Maximizing function and outcomes in acetabular reconstruction: segmental bony defects and pelvic discontinuity. Instructional course lectures Pope, D., Blankenship, S., Jones, G., Robinson, B. S., Maloney, W. J., Paprosky, W. G., Ries, M. D., Saleh, K. J. 2014; 63: 187-197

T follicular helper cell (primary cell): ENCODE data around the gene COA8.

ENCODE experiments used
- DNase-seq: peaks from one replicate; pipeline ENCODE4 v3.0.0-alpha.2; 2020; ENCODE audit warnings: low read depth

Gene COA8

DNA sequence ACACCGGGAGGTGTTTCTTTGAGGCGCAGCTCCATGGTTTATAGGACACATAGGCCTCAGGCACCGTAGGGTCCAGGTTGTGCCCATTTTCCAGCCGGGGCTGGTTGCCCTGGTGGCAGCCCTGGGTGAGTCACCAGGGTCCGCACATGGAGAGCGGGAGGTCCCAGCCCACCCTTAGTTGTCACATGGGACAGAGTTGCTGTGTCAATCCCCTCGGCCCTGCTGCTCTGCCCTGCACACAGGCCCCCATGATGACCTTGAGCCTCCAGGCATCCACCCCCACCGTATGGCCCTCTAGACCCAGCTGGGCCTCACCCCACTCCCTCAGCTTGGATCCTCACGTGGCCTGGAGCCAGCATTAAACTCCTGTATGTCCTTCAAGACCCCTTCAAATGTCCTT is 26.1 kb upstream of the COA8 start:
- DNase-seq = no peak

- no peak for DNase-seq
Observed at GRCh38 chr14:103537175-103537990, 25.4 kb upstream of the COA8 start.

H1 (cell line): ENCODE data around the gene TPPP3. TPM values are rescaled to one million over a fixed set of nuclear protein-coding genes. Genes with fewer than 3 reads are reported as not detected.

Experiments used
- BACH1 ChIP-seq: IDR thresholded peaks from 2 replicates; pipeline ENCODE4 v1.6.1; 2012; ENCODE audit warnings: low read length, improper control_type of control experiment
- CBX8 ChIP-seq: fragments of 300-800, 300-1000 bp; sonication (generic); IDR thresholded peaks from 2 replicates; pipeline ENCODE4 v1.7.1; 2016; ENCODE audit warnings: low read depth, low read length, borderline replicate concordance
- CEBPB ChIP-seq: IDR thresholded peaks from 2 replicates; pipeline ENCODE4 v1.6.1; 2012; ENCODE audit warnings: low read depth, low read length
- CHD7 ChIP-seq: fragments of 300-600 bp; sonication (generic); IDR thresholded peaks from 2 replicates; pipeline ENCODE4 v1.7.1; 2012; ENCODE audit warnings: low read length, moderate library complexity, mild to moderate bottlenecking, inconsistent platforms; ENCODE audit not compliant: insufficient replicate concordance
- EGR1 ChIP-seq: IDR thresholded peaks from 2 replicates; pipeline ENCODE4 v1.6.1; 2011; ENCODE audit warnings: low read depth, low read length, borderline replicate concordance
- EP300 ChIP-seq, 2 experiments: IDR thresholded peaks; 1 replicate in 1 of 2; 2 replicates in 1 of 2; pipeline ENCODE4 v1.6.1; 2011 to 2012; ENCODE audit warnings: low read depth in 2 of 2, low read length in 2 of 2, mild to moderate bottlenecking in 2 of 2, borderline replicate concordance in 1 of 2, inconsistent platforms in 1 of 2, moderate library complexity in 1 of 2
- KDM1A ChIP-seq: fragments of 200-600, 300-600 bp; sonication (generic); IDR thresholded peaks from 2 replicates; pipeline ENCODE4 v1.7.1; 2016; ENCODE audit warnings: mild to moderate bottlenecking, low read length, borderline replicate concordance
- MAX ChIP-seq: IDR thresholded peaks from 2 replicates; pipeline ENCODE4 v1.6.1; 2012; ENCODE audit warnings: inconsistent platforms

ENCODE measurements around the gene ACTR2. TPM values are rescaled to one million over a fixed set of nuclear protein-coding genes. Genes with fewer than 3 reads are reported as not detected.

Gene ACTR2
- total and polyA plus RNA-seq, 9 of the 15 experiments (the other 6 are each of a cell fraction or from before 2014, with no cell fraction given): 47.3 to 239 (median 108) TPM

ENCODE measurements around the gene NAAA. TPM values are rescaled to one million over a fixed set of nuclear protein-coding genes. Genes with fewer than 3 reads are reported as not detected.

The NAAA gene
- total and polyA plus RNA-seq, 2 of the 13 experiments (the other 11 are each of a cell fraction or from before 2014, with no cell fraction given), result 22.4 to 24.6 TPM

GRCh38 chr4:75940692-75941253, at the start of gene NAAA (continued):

Acetabular reconstruction in revision total hip arthroplasty can be complicated by acetabular bone loss. In patients with severe acetabular bone deficiency with segmental bone defects or pelvic discontinuity, obtaining a stable, well-fixed acetabular component can be challenging. Although porous-coated, uncemented hemispheric cups can be used in most acetabular revisions, as the severity of acetabular deficiency increases, more complex alternatives are needed. Antiprotrusio cages have traditionally been used in the presence of acetabular columnar deficits, but higher failure rates and complications necessitated the development of alternative treatments. More recently, porous-coated acetabular augments have become an attractive alternative to structural allograft and oblong components when segmental bone loss is present. In the setting of severe bone loss or pelvic discontinuity, multiple reconstructive options are available. Depending on individual patient characteristics, plating of the pelvic discontinuity along with structural allografts, custom components, and modular or standard reconstructive cages can be used to obtain a stable acetabular component.

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